- August 19, 2022
Kayakers and paddleboarders now have a designated place to land on Greer Island, though the idea hasn't immediately caught on with powerboat operators.
On a portion of the sand east of the Longboat Pass Bridge, Manatee County leaders added signs to the area affectionately known among locals as Beer Car Island.
“I think it’s a good move in the right direction,” said north-end Longboat Key resident Tom Mayers. “All they have to do is enforce it, and nobody is saying we want (police) to put people in handcuffs and haul them off to the jail.”
Mayers said he’s seen people anchor their boats on Greer Island between the signs that designate the area for nonmotorized vessels, such as paddleboards and kayaks. He said he offered his input to the Town Commission.
“I told them they need to make nice-looking signs,” Mayers said. “It should be like Disney World instead of like downtown Bradenton.”
Powerboat operators are welcome to continue beaching west of the kayak areas.
Manatee County Information Outreach Manager Bill Logan said the county added the signs at the request of the town. Logan said it is the third iteration of signs at Greer Island. It took about a year for the town and county to agree upon the language used for the signs.
Town Commissioner Maureen Merrigan explained the benefits of the new idea.
“It keeps access to that cove open, and it also is pulling boats out of the cove,” Merrigan said. “There’s a lot of seagrass back there. That’s actually where we’ve had manatees breed back there.”
Months ago, Longboat Key Turtle Watch Vice President Cyndi Seamon said she was called about a manatee in distress near Greer Island.
“There was a manatee in the lagoon area, and they would go into that area between the bridge and the sandbar, and of course that attracts boaters,” Seamon said.
A Longboat Key Marine patrol officer had to advise boaters to stay a safe distance away.
“It’s a good thing anytime you can give an area of nonmotorized activity area (of) the manatee to hang out,” Seamon said of the new signs.
Merrigan said the signs also move boats, and the noise that comes with them, away from north-end homes.
“People come with a lot of noise and they’re having a party, it just starts to move them away and moves the boats a little further away from the residents,” Merrigan said. “It serves a lot of things, but it took forever to get done.”
Loud noise coming from boaters prompted the town to make changes to its sound ordinance in January.
The town’s new noise rules are two-fold: establishing a plainly audible standard of 50 feet of distance and developing decibel-level requirements.
For residential zones, mixed-use communities, tourism areas, open space, office institutional zones, waterways or public right of way:
For commercial zones:
The Town Code states anyone not in compliance with the town’s sound rules is given a warning by police or code enforcement. However, Longboat Key Code Enforcement Officer Chis Kopp said the town has the authority to issue citations for failure to comply as follows:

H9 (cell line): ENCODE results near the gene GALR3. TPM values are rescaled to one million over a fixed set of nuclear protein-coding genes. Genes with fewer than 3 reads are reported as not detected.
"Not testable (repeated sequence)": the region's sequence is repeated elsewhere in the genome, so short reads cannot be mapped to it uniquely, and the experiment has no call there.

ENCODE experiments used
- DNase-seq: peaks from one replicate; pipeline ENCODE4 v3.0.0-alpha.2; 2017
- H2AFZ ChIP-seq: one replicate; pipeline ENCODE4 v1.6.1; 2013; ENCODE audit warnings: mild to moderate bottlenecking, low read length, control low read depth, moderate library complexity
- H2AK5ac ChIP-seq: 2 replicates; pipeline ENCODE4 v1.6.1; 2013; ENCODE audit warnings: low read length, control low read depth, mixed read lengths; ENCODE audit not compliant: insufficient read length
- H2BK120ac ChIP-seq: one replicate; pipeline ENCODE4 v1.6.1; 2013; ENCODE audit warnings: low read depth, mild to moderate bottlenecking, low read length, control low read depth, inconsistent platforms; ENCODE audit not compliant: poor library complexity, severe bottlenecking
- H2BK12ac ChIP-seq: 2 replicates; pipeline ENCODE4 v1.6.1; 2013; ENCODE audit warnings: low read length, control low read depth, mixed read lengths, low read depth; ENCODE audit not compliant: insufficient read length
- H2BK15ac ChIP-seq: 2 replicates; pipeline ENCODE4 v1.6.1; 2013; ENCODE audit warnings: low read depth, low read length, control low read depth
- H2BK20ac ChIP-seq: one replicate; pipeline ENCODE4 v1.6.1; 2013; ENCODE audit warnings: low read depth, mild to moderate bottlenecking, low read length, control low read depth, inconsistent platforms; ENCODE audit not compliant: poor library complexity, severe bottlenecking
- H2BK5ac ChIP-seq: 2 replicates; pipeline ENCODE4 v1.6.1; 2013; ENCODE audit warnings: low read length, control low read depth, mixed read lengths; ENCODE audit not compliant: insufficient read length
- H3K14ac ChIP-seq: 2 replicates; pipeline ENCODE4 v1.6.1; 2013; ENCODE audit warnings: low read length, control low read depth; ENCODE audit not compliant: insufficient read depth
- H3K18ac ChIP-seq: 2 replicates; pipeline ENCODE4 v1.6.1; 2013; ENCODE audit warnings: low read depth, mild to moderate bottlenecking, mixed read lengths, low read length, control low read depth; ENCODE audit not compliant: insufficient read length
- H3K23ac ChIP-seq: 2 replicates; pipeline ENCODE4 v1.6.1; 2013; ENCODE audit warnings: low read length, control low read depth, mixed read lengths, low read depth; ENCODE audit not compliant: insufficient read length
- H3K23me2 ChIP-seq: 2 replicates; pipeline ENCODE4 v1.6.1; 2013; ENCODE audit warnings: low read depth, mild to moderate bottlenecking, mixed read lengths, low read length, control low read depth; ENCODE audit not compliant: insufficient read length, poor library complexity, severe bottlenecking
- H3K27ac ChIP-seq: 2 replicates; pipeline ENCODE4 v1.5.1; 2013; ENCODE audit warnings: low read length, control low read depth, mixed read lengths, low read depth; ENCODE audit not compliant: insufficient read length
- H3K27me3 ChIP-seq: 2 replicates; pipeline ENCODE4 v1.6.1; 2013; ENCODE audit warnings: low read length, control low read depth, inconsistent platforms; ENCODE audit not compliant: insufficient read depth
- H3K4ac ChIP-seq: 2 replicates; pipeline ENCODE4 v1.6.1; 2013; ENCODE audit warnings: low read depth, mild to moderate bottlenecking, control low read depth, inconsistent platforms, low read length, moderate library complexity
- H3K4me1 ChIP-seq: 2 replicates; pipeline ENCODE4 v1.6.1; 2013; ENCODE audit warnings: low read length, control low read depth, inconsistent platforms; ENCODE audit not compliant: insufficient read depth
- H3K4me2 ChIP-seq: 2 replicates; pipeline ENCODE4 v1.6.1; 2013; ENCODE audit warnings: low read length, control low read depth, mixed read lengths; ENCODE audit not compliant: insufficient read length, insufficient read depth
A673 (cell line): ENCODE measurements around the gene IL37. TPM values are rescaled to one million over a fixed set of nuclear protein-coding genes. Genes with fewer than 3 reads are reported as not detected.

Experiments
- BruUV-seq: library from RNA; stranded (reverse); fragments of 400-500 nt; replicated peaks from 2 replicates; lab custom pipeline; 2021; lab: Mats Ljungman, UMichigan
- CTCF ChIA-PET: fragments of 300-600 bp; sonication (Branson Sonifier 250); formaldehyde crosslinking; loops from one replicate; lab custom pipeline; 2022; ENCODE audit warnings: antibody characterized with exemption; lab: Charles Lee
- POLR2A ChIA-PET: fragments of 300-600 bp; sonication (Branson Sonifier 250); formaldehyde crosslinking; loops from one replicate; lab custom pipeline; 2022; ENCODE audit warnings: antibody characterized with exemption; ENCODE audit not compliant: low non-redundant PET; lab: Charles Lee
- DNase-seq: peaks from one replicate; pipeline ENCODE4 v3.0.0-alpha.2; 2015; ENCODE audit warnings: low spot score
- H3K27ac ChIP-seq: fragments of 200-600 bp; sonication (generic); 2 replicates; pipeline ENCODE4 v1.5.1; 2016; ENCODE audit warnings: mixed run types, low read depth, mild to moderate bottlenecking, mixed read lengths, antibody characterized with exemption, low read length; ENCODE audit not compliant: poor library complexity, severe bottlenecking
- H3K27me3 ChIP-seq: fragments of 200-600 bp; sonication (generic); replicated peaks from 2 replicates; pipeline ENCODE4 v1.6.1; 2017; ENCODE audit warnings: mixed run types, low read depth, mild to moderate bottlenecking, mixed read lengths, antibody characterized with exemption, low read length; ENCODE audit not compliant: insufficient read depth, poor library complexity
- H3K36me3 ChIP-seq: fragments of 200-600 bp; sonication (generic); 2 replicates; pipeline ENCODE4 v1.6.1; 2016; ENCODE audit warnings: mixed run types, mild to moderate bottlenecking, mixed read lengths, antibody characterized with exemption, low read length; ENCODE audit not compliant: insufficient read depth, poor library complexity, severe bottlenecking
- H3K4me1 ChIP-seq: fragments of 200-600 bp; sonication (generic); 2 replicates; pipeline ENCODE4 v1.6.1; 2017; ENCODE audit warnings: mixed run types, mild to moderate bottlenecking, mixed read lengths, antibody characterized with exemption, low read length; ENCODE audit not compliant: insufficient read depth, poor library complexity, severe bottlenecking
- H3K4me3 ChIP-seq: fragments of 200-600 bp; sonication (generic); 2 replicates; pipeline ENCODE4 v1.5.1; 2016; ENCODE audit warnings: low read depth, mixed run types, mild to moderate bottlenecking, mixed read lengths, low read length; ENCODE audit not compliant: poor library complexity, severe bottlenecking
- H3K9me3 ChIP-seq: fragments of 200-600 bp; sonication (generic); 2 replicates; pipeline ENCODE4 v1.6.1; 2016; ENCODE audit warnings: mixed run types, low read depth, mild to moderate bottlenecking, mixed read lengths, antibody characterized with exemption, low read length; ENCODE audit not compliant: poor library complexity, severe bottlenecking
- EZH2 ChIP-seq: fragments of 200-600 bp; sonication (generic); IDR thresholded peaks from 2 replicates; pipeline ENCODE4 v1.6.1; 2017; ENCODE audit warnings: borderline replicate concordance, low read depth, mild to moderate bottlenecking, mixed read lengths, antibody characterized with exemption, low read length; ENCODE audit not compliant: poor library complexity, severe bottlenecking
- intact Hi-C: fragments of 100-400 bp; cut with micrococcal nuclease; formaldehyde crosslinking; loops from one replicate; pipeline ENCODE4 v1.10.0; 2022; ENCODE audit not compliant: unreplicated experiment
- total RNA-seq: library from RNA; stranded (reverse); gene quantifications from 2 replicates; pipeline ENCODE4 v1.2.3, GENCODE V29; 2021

Violations stay on the town record for five years. For example, if someone gets a citation this year for $100, they would get a $250 fine for a second offense in 2026.
The town does allow for noise exceptions, such as property maintenance from 8 a.m. to 5 p.m., golf courses, special events with a permit and vessel engines.
Merrigan said she is among the north-end residents who have used the canal to temporarily dock a boat on the weekends near her North Shore Road property.
“(There are) no boats that are there full time,” Merrigan said.
A challenge of navigating the canal is its comparatively shallow depth for most conventional boats.
“To some degree, if you have a house along the canal, if you can’t use the canal, it devalues the house in a big way,” Merrigan said.
Mayers explained how the issues of navigating the canal near his family’s property go back years. In 2021, the town paid $81,755 for an emergency dredge on Canal 1A. Later in the year, the town added several north-end rock groins on the Gulfside of Greer Island for sand stabilization as part of its $36 million beach renourishment project.
“They dredged the channel and now the channel is filled back in,” Mayers said. “They’re right back where they were three years ago, but it took a year or two to get the channel permitted.”
Mayers said he thinks the new signs will help if the town enforces the rules.
“There is a history of people just wanting to say, ‘Hey, this is a public beach, we’re the public, (and) we’re going to do what we want to do,’” Mayers said.
Mayers and Seamon said they have seen boaters with obscenities printed on flags.
“We’ve got kids,” Mayers said. “Our kids, we tell them not to talk like that.”
Mayers said he would like to see the Longboat Key Police Marine Patrol occasionally come by to let people if they’re in violation of the rules so everyone can enjoy Greer Island.
“We just want the police to come by and say: ‘Hey, these are new signs. We understand that you’ve been doing this in the past, but this is what we’ve come up with. Why don’t you put your boat on the other side of the signs and come and use this as a swimming area?’” Mayers said.
Town Manager Tom Harmer said the commission could consider an ordinance to restrict boats and WaveRunners from accessing the canal in the future. The canal is within the town’s jurisdiction whereas the Greer Island sand is Manatee County’s property.
“We’re looking at vessel-exclusion zones in a couple of different areas,” Harmer said. “One in the lagoon area by Greer Island and another actually on the beaches.”
Harmer said the commission has options for which kind of restrictions they could enact.